Reason Roundup

Shootings, Stabbings Mar a Weekend of Pro-Trump Protests

Plus: Vaccine distribution begins, stimulus talks continue, and more...


The weekend saw ugly incidents of post-election violence at right-wing street demonstrations organized to protest President Donald Trump's "stolen" election victory.

In Washington, D.C., multiple people were stabbed and at least 33 were arrested in connection with a Saturday "Stop the Steal" protest that saw pro-Trump demonstrators boozing in the streets and vandalizing historically black churches.

Videos posted to Twitter from Daily Caller reporter Shelby Talcott show a contingent of Proud Boys—a right-wing group whose members are frequently in attendance at political street brawls—burning a "Black Lives Matter" banner reportedly stolen from the Asbury United Methodist Church in downtown D.C.

The church's senior pastor described seeing the immolation of the church's sign as "reminiscent of cross burnings" to The Washington Post.

The Metropolitan African Methodist Episcopal Church also had its Black Lives Matter signs torn up by men sporting Proud Boys insignia.

A D.C. resident, 29-year-old Phillip Johnson, was arrested in connection to a stabbing incident that left four people injured, and one critically so. Police have declined to say anything about the ideology or group affiliations of either Johnson or those stabbed.

Videos posted to Twitter of the stabbing incident show one black-clad man being shouted at by a group of Proud Boys as he walks down the sidewalk. A person punches him in the head, after which the punched man appears to pull out a knife and lunge at the people around him. He's later arrested at the scene.

In Olympia, Washington, one unnamed demonstrator—described as a right-winger by the Post­­­—was arrested and charged with first-degree assault for allegedly shooting a left-wing counter-demonstrator at a rally of a few hundred people held near the Washington state capitol building. This is the second time in a little over a week that a Trump supporter has been arrested for shooting a gun at people during protests in that city.

Meanwhile, in Michigan, both chambers of the state legislature have closed their offices on Monday in response to reported threats made against Michigan's Electoral College electors, who are set to vote for President-elect Joe Biden in the state senate's chambers.

The weekend's clashes were ugly, but fortunately much more limited than the violence and vandalism that accompanied many of the George Floyd protests over the summer or the constant left/right street wars in downtown Portland.

Hopefully, with the Electoral College's vote on Monday, we can move beyond this "Stop the Steal" nonsense, and get on with hating the forthcoming Biden administration.


Discussions about another federal COVID-19 relief bill are ongoing. The Wall Street Journal reported Sunday that rank-and-file members of both parties are pushing for a broad bipartisan compromise package, while congressional leadership continues to mull the idea of passing a narrower stimulus bill that doesn't include the most controversial provisions on the table.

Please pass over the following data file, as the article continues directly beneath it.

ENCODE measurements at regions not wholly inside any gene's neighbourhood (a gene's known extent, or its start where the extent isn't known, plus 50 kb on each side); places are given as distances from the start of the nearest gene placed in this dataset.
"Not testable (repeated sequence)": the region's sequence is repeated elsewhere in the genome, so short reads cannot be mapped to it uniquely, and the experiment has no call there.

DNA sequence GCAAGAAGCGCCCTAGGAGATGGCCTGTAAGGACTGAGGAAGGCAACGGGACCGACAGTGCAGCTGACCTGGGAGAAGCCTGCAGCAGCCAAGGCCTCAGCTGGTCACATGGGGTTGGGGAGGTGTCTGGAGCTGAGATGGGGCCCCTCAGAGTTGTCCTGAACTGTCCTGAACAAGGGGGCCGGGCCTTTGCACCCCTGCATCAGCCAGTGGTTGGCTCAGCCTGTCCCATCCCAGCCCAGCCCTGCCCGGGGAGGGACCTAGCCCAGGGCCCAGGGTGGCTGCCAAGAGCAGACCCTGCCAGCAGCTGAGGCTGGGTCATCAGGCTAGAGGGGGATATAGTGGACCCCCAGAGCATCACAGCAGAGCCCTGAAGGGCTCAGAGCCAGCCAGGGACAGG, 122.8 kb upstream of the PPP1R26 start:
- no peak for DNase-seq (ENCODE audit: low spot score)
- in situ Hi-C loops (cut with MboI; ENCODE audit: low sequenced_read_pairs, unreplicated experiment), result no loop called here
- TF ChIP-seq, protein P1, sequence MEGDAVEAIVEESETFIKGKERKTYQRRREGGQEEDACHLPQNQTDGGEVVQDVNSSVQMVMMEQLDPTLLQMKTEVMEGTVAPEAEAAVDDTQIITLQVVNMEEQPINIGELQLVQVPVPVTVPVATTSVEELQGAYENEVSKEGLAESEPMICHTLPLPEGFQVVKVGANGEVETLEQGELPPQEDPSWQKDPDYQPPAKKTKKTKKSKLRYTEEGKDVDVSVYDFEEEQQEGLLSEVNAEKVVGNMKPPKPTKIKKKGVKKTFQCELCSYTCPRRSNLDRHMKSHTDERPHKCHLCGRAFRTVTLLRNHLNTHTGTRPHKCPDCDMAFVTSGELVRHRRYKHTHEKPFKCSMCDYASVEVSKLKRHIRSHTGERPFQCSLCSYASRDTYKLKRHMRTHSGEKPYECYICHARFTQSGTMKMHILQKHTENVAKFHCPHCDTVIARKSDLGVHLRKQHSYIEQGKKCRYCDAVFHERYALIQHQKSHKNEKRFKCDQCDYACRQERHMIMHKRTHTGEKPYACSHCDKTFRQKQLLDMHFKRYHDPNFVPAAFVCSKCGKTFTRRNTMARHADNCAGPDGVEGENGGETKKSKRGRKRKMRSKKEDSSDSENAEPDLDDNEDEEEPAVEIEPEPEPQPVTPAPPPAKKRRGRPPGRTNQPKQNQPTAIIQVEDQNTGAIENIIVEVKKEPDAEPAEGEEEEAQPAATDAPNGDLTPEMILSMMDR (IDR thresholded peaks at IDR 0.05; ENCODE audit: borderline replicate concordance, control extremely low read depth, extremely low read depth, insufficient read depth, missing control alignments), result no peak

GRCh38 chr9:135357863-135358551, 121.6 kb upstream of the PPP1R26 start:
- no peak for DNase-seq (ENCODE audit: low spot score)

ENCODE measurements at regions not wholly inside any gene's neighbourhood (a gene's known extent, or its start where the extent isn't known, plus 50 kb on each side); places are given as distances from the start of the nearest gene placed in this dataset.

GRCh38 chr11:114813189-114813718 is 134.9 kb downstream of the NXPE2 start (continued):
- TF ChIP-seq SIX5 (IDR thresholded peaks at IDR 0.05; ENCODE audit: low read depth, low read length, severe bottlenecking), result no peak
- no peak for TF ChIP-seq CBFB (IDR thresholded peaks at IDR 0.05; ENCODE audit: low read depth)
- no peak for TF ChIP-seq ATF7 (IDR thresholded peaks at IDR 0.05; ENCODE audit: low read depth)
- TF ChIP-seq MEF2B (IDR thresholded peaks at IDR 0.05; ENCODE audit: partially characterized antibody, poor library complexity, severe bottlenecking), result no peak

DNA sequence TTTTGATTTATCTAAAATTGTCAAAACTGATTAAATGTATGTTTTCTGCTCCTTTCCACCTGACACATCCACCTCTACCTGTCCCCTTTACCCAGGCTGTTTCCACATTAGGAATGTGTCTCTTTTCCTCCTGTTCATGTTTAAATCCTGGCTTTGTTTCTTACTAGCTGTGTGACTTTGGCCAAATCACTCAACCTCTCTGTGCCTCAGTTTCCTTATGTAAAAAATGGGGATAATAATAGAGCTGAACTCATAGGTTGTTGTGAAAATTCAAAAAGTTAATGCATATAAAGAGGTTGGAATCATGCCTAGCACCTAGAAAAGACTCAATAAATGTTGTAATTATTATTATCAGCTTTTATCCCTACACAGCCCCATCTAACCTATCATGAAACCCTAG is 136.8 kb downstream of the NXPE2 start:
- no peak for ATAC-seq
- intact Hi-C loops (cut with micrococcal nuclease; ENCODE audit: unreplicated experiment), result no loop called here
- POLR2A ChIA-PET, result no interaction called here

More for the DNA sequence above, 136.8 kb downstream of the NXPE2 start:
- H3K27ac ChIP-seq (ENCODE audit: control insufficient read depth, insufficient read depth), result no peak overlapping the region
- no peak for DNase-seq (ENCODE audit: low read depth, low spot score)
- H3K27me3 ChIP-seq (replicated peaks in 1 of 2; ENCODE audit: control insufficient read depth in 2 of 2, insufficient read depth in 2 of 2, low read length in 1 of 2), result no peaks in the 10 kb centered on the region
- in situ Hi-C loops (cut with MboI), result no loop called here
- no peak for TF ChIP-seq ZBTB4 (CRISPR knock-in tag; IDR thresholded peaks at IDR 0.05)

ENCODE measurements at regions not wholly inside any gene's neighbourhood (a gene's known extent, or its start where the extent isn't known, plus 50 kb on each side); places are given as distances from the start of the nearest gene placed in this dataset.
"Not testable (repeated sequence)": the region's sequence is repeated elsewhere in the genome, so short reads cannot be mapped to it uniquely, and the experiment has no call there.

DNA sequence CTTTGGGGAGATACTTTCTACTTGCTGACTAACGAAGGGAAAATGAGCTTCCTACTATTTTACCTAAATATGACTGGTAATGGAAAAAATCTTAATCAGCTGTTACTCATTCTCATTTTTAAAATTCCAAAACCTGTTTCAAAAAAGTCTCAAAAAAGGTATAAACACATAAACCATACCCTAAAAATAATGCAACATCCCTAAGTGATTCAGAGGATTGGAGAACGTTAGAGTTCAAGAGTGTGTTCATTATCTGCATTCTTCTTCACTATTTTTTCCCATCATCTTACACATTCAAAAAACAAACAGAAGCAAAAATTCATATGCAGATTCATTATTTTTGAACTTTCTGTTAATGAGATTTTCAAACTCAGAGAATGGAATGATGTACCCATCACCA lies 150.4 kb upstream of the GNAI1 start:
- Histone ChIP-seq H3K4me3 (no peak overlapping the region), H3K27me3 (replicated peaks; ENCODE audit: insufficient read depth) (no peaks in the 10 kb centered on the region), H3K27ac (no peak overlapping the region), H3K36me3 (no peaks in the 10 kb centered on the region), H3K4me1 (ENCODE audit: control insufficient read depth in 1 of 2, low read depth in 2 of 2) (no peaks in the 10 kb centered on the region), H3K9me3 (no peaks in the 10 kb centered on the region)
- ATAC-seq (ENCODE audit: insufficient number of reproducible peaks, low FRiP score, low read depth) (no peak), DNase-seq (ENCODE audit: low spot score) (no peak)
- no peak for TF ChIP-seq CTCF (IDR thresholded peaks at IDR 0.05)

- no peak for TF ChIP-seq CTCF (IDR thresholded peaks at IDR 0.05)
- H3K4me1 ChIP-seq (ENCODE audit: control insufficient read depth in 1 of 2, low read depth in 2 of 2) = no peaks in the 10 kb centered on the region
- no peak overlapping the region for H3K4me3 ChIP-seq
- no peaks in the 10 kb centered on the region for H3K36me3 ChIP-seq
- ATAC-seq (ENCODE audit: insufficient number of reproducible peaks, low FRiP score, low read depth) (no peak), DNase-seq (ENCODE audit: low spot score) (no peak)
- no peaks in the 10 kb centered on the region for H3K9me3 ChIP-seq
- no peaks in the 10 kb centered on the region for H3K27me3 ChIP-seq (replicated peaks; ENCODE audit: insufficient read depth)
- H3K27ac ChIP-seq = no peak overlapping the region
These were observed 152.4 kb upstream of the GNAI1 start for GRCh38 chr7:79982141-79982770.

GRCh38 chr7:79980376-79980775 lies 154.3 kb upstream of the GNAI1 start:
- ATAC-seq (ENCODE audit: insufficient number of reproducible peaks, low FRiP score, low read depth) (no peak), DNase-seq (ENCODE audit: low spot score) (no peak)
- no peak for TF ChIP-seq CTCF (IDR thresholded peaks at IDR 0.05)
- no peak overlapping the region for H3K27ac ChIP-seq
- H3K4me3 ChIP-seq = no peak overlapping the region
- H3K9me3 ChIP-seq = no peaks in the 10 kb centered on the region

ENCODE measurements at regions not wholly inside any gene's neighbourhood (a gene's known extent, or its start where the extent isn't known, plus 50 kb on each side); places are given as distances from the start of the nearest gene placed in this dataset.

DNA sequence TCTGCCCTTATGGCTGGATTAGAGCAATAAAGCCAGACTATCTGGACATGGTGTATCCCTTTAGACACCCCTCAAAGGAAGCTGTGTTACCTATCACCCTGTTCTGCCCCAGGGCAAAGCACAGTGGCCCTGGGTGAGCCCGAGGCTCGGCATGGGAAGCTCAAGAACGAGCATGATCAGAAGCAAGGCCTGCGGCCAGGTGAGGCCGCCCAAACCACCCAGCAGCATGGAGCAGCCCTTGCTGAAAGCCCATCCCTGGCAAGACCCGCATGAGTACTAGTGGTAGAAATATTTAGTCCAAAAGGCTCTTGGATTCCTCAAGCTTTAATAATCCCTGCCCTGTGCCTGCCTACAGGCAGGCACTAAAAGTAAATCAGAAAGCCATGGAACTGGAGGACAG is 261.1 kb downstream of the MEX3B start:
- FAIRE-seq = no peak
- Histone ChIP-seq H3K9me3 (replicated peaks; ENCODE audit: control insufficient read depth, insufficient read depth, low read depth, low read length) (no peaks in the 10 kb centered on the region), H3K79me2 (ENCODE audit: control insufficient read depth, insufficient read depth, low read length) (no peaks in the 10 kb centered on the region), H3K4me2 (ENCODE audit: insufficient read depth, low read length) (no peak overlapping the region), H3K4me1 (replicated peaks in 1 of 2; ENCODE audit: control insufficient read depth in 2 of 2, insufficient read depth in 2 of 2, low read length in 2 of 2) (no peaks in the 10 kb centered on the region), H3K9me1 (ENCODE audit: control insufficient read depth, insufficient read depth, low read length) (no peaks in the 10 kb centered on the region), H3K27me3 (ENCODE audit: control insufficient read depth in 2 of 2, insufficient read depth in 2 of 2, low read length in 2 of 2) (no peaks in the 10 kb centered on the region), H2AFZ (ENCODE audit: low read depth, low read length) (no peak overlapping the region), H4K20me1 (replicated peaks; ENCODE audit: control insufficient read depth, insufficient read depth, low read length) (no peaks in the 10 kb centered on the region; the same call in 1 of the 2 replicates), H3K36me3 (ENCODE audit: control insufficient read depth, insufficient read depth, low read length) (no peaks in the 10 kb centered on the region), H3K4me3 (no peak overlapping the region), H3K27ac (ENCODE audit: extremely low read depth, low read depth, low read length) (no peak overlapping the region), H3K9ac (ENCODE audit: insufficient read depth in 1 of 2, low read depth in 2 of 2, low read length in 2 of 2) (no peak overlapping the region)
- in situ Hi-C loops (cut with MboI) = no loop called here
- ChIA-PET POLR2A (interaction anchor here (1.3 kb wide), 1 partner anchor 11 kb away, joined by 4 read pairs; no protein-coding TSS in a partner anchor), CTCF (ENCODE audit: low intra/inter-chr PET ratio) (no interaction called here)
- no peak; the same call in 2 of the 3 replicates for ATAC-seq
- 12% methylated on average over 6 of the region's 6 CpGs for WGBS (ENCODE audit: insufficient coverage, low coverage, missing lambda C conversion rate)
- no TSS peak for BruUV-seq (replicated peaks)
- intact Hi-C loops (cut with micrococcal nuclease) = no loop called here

Senate Majority Leader Mitch McConnell (R–Ky.) has proposed excluding from a potential relief bill Republicans' proposed liability protections for businesses, which would shield them from coronavirus-related lawsuits, in exchange for Democrats agreeing to drop more state and local aid from the bill. House Majority Leader Steny Hoyer (D–Md.) signaled openness to that idea, according to the Journal.

Other members of Congress are hoping to pass a larger $908 billion package that, in addition to liability protections and aid to states and local governments, would include a renewal of expanded federal unemployment benefits, $300 billion in aid to small businesses, and $35 billion for health care providers.


It's here! This week, Pfizer will start distributing doses of its now FDA-approved COVID-19 vaccine. The New York Times has some of the details:

Early on Sunday, the first boxes of a vaccine developed by Pfizer and BioNTech that received emergency approval from federal regulators were packed in dry ice at a Pfizer plant in Kalamazoo, Mich. Workers applauded as the first truck left the plant, the earliest wave of vaccines bound for distribution sites across all 50 states.

The first doses will go to health care workers, who could start receiving shots by Monday. Residents of nursing homes, who have suffered a disproportionate share of Covid-19 deaths, are also being prioritized and are expected to begin getting vaccinations next week.


  • The New York Post's decision to publish an exposé on a New York City paramedic running an OnlyFans account on the side is receiving near-universal condemnation.

  • The Cleveland Indians will reportedly drop their name and Native American mascot, according to ESPN. Trump is not happy about this.

  • Russian hackers have allegedly broken into the networks of several federal agencies, including the Treasury and Commerce Departments, according to Department of Homeland Security officials.
  • Germany goes back into lockdown this week in an effort to combat the surge of COVID-19 cases in that country.
  • Amazon's Zoox is out with a new, fully autonomous robotaxi.